The context of this study focused on the locus of a developing country, Indonesia, and only taking respondents from one province in Indonesia that was Central Java. That adoption was done by the community in one of the regions in Indonesia was also interesting for us to study because it was not just consumers, but consumers who bought Indonesian Batik SME products. As it was well known, currently SMEs still need support and attention in order to grow and continue to progress. UKM is currently one of the interesting focuses for the research community, especially those focused on digital marketing or information technology in facing globalization and challenges in the era of society 5.0, especially during the COVID-19 pandemic; it was very important to use mobile payments for transactions (Zhou, 2014), so that it could reduce the risk of coronavirus spreading.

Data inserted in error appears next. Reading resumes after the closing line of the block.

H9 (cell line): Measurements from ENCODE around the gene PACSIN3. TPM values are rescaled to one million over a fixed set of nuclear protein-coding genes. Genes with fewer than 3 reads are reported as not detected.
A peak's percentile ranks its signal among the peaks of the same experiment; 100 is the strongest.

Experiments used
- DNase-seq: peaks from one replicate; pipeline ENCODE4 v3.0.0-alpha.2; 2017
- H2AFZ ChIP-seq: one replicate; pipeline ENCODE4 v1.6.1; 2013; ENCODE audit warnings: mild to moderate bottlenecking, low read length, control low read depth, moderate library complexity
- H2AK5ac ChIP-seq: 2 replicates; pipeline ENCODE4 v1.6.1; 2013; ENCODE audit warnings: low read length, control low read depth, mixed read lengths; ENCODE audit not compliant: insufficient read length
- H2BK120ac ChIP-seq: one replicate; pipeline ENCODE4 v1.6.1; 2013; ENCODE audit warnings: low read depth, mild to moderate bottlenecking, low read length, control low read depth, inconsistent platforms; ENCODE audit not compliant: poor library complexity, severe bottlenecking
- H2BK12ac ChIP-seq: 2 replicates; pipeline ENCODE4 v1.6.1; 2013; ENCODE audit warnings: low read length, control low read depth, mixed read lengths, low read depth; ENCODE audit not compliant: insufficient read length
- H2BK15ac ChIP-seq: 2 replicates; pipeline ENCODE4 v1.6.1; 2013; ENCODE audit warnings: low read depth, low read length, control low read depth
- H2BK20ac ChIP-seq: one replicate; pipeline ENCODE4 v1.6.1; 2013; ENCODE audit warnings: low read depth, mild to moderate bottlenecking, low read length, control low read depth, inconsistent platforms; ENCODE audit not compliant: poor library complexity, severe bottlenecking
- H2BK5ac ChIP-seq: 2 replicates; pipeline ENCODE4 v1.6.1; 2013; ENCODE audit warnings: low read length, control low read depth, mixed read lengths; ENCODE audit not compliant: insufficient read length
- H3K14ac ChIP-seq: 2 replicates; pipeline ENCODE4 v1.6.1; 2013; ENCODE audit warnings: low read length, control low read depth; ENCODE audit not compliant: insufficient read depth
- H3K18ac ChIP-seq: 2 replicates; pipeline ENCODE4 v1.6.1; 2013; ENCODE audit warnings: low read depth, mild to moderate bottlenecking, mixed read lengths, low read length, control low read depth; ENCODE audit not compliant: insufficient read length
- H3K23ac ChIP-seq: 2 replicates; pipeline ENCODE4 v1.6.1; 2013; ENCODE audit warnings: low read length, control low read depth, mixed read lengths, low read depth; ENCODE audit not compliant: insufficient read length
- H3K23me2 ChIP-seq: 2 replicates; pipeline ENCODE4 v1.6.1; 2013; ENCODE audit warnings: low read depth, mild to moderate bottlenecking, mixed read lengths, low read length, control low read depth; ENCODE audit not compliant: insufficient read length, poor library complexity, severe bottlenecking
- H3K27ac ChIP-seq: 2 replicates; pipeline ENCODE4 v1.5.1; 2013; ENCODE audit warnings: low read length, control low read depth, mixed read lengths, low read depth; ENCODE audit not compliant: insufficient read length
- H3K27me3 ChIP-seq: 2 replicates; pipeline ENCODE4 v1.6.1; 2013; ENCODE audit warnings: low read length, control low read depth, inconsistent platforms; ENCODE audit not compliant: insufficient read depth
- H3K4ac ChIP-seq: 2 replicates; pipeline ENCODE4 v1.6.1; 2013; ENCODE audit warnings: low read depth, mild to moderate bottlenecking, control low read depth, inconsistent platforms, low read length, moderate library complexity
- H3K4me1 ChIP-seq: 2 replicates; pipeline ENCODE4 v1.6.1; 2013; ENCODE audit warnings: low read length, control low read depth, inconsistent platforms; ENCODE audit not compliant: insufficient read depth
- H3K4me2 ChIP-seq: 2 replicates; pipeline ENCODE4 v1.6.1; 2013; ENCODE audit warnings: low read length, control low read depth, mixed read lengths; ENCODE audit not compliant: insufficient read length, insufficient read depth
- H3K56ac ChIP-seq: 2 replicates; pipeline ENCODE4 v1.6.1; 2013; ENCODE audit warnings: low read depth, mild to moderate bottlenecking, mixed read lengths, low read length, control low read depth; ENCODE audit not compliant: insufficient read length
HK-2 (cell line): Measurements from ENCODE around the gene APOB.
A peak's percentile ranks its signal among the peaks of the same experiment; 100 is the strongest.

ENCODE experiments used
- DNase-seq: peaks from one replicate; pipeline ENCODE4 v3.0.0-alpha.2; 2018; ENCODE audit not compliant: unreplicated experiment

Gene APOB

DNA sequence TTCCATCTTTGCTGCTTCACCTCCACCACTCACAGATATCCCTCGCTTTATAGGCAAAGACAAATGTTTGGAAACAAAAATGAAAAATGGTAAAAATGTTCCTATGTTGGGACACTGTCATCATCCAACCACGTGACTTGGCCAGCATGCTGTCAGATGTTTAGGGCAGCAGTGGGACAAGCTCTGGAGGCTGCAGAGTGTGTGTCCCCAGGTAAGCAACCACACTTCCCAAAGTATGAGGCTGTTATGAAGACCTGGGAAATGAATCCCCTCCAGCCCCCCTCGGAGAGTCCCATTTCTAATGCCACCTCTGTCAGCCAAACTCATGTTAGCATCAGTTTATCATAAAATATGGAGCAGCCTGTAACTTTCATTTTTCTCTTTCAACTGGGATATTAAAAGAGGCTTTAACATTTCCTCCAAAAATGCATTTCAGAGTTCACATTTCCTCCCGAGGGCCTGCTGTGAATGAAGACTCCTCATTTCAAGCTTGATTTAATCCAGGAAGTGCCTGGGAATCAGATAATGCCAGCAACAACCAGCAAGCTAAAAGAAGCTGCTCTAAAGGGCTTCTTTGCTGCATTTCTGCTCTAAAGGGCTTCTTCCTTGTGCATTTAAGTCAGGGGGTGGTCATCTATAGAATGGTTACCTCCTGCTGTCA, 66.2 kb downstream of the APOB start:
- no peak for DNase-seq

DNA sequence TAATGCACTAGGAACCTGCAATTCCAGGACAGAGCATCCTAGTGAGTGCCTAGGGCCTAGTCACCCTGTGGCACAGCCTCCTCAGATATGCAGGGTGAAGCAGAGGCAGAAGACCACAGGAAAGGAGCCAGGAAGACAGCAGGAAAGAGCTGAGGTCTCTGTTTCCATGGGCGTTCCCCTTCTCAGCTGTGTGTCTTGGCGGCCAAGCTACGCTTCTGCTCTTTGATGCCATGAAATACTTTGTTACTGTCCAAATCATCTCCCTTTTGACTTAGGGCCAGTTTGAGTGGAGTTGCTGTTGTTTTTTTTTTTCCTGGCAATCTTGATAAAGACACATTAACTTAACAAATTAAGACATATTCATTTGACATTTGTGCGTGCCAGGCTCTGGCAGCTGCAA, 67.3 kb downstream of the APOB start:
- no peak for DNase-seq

This study also explored leading theories on adoption behavior, including theory of planned behavior (TPB) (Fisbein & Ajzen, 1975; Ajzen, 1991). Clearly, these theories used the principles that underlied all matters relating to the adoption behavior of the form of information technology (IT) to understand the intent and purpose of adopting, which was measured based on the level of individual consumers, in this case the consumers of Batik SMEs in Central Java Province, Indonesia.

Regarding the cost effectiveness imposed on technology (Chiou & Sen, 2012), we discussed it based on the findings of new cases, which indicated that the use of technology might not be as promising as hoped. In addition, there was also an impact from the experience that customers had in considering the use of technology or adopting it.

Our findings consisted of five hypotheses; three hypotheses were supported: the knowledge of technology users on the utilitarian value, knowledge of technology users on adoption behavior through utilitarian values, and the utilitarian value on behavior adoption. Meanwhile, two hypothesis were not supported: the characteristics of technology users on the utilitarian value and the characteristics of technology users on adoption behavior through utilitarian values.